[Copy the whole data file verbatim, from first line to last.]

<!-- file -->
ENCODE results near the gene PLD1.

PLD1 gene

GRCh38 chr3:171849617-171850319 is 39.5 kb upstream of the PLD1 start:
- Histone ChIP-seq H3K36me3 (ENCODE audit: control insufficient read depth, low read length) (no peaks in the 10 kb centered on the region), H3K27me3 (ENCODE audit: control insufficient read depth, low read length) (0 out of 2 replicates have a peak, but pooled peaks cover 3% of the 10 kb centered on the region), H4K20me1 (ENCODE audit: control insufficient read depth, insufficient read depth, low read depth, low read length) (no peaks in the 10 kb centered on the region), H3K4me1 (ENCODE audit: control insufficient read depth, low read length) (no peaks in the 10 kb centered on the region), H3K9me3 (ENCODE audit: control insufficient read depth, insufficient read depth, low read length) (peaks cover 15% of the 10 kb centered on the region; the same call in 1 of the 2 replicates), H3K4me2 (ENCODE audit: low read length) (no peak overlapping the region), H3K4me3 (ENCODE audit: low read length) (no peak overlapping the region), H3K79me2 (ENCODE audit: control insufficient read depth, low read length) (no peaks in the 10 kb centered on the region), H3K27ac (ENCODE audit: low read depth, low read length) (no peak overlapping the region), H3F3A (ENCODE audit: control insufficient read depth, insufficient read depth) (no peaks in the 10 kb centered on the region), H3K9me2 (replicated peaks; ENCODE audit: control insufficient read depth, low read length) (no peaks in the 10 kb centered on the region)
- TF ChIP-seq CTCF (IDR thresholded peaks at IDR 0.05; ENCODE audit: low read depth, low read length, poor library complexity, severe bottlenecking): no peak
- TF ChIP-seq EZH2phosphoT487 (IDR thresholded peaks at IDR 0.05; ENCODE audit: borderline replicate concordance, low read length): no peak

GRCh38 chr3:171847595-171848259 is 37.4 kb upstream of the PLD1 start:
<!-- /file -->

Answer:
ENCODE results near the gene PLD1.

PLD1 gene

GRCh38 chr3:171849617-171850319 is 39.5 kb upstream of the PLD1 start:
- Histone ChIP-seq H3K36me3 (ENCODE audit: control insufficient read depth, low read length) (no peaks in the 10 kb centered on the region), H3K27me3 (ENCODE audit: control insufficient read depth, low read length) (0 out of 2 replicates have a peak, but pooled peaks cover 3% of the 10 kb centered on the region), H4K20me1 (ENCODE audit: control insufficient read depth, insufficient read depth, low read depth, low read length) (no peaks in the 10 kb centered on the region), H3K4me1 (ENCODE audit: control insufficient read depth, low read length) (no peaks in the 10 kb centered on the region), H3K9me3 (ENCODE audit: control insufficient read depth, insufficient read depth, low read length) (peaks cover 15% of the 10 kb centered on the region; the same call in 1 of the 2 replicates), H3K4me2 (ENCODE audit: low read length) (no peak overlapping the region), H3K4me3 (ENCODE audit: low read length) (no peak overlapping the region), H3K79me2 (ENCODE audit: control insufficient read depth, low read length) (no peaks in the 10 kb centered on the region), H3K27ac (ENCODE audit: low read depth, low read length) (no peak overlapping the region), H3F3A (ENCODE audit: control insufficient read depth, insufficient read depth) (no peaks in the 10 kb centered on the region), H3K9me2 (replicated peaks; ENCODE audit: control insufficient read depth, low read length) (no peaks in the 10 kb centered on the region)
- TF ChIP-seq CTCF (IDR thresholded peaks at IDR 0.05; ENCODE audit: low read depth, low read length, poor library complexity, severe bottlenecking): no peak
- TF ChIP-seq EZH2phosphoT487 (IDR thresholded peaks at IDR 0.05; ENCODE audit: borderline replicate concordance, low read length): no peak

GRCh38 chr3:171847595-171848259 is 37.4 kb upstream of the PLD1 start: